On the other hand, the investment wealthy is completely different. These are the people that merely sit back and manipulate money without truly contributing to anything in society. A vast majority of this class is born into money and they use investments into stocks and bonds as well as tax loopholes to generate their money without actually contributing much to society as a whole.

What makes the investment wealthy so different from the working wealthy is their ability to use manipulative techniques to avoid paying taxes. While the working wealthy are rich, they do not have AS many resources or connections to manipulate tax laws the way that the investment wealthy can. The investment wealthy has access to overseas banking accounts to wash money though. The investment wealthy can afford lawyers to comb over tax laws and find loopholes for ridiculous prices. This is tax evasion that the working wealthy simply does not have access to.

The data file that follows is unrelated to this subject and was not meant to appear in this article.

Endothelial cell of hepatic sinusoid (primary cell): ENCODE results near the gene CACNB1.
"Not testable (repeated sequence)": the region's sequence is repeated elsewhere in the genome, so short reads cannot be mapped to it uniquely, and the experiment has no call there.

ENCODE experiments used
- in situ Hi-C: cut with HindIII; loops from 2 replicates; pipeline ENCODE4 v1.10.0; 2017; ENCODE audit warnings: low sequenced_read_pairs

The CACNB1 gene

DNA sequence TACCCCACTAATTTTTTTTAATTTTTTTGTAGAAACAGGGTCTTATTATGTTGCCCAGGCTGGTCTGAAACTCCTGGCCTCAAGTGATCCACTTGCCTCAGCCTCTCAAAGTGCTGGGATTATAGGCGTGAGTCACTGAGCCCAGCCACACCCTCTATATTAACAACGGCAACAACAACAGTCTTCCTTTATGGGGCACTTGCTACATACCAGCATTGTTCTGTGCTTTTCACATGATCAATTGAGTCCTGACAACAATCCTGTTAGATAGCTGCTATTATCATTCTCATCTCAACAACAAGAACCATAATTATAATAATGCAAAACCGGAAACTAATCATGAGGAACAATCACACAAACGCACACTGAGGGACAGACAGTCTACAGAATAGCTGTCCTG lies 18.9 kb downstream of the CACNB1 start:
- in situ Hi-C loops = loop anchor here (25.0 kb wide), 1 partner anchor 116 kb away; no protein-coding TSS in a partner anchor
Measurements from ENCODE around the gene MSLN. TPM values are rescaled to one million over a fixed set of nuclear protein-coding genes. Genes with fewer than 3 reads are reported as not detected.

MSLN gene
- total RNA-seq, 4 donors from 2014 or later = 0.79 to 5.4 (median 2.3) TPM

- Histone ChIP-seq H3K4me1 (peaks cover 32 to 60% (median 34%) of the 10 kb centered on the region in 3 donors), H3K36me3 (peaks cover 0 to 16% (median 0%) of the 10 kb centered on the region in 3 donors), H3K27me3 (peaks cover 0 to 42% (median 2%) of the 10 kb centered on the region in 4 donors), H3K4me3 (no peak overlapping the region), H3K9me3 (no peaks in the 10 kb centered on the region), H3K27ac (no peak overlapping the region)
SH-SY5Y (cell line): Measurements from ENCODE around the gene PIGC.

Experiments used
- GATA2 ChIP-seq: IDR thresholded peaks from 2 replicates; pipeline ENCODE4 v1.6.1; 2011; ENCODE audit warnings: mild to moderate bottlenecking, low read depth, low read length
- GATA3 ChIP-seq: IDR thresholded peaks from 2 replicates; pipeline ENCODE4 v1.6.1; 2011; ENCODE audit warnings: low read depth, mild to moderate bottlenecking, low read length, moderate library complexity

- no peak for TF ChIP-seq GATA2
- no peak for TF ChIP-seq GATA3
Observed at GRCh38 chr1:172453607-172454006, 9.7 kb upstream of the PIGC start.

That is why it is so incredibly important to make sure that we distinguish between the two when discussing tax policy. When we use blanket statements like "tax the rich," we forget the real reasons that the investment wealthy are able to pay such low taxes now. Imposing a larger marginal tax rate will only give them more incentive to move around taxes while squeezing the working wealthy even more.

Because of this, in our taxation discourse, we need to focus first on making sure people pay their taxes, to begin with. Things like a tax of Wall Street speculation, capital gains taxes, a closing of loopholes, and a simplification of the tax code. These things will have a marked improvement in making sure that the investment wealthy actually pays the taxes we already expect of them now. If we stick to the same message, the only thing we will be changing is the rate that the uber-wealthy are avoiding.